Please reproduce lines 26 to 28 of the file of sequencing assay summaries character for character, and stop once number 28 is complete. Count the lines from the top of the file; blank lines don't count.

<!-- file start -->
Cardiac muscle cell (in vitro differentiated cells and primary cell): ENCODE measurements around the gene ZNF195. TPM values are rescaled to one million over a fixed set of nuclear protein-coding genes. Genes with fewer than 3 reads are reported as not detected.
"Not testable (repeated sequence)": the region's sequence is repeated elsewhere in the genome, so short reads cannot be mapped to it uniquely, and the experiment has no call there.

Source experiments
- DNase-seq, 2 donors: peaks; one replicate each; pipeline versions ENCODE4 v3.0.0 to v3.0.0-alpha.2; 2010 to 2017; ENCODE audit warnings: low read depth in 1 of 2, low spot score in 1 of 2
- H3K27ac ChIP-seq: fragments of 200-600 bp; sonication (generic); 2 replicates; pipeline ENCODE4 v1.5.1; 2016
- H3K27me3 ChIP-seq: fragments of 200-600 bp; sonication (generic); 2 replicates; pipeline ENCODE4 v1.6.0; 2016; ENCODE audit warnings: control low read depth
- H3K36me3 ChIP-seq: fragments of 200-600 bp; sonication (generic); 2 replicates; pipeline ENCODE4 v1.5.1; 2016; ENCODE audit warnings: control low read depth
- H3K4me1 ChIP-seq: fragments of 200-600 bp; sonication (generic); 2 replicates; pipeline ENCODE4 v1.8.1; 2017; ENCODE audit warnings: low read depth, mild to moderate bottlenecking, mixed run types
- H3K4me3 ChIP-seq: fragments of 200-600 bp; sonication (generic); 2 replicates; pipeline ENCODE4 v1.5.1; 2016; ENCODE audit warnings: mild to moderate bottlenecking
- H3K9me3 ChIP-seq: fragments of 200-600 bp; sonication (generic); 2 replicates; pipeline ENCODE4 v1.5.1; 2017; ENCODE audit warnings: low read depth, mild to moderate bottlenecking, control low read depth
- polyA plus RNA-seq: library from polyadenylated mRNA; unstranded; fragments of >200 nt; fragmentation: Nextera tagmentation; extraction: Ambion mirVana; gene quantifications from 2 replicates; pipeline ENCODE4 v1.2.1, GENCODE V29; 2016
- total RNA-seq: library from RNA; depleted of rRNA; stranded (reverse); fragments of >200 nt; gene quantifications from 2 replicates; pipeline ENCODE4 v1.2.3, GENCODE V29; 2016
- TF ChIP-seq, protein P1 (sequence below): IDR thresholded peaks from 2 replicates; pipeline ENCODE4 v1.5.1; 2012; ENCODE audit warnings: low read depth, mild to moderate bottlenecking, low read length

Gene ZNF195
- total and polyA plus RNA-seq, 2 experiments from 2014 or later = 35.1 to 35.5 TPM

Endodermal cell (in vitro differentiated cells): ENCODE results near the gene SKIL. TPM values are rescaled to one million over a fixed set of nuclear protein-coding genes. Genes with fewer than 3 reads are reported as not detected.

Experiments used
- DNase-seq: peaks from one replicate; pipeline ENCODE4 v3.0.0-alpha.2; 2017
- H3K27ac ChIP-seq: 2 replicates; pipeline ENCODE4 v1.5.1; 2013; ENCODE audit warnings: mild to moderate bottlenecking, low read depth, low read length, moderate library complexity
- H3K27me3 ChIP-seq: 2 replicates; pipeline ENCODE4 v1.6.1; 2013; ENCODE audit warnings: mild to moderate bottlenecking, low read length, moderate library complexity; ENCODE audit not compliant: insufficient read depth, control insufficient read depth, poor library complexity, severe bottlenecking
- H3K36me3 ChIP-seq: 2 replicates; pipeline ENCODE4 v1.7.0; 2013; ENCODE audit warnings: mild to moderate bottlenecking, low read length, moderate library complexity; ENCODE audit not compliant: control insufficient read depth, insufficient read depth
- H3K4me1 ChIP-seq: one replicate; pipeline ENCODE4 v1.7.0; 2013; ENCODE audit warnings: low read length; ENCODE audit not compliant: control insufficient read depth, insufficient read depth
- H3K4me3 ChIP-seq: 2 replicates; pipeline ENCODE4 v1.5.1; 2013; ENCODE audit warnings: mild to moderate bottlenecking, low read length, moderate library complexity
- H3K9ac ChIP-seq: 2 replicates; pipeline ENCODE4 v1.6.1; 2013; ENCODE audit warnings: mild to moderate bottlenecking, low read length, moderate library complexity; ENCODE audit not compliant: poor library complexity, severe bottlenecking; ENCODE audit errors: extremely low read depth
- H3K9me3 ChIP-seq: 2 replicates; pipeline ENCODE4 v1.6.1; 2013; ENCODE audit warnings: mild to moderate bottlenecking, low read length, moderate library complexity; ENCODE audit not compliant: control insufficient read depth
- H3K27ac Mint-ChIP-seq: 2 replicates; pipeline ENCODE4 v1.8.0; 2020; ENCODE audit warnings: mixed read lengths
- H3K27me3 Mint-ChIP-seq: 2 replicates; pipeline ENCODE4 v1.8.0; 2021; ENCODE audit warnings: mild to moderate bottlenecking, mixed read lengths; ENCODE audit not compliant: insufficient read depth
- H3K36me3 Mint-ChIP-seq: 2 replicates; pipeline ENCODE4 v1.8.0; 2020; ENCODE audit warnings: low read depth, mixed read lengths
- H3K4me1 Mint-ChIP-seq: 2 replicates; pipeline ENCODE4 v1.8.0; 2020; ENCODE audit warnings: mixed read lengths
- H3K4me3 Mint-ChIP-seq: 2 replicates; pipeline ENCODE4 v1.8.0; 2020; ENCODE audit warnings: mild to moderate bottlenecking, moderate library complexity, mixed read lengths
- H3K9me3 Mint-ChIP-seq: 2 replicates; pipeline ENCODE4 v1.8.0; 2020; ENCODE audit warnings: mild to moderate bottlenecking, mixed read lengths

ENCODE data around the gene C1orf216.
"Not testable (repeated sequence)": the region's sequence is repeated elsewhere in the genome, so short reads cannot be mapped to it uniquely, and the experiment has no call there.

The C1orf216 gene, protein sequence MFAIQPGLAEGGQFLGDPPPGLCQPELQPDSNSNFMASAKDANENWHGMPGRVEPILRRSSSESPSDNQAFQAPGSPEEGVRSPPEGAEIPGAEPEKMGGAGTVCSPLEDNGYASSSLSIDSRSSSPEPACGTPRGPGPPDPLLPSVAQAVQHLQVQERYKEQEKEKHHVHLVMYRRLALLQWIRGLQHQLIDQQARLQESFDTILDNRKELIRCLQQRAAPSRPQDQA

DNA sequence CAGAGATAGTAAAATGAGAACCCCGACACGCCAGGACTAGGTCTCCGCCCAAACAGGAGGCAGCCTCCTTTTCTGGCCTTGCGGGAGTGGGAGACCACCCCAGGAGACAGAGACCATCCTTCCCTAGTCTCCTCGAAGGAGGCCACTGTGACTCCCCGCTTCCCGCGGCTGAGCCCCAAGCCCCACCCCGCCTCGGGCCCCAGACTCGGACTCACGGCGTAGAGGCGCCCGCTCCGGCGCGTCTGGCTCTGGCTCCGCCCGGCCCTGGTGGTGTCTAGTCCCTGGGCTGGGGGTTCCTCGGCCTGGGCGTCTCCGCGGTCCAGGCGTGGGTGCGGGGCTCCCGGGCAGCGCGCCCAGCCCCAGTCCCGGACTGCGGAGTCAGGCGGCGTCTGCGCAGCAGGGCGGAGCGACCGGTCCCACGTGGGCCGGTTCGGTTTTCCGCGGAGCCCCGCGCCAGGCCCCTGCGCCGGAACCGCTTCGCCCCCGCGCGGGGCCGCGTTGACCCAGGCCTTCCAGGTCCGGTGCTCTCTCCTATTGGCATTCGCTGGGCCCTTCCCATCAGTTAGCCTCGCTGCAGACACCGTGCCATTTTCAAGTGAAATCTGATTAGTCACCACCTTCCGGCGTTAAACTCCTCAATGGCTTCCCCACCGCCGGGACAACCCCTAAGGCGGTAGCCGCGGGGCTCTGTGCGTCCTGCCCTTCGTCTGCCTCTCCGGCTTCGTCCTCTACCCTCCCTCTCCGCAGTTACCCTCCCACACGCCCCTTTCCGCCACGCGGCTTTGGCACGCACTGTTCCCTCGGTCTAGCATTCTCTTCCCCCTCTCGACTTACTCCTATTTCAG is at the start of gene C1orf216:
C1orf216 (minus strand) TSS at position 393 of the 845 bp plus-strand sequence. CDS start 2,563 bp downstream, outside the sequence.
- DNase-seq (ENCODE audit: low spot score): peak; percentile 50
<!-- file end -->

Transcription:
- H3K27ac Mint-ChIP-seq: 2 replicates; pipeline ENCODE4 v1.8.0; 2020; ENCODE audit warnings: mixed read lengths
- H3K27me3 Mint-ChIP-seq: 2 replicates; pipeline ENCODE4 v1.8.0; 2021; ENCODE audit warnings: mild to moderate bottlenecking, mixed read lengths; ENCODE audit not compliant: insufficient read depth
- H3K36me3 Mint-ChIP-seq: 2 replicates; pipeline ENCODE4 v1.8.0; 2020; ENCODE audit warnings: low read depth, mixed read lengths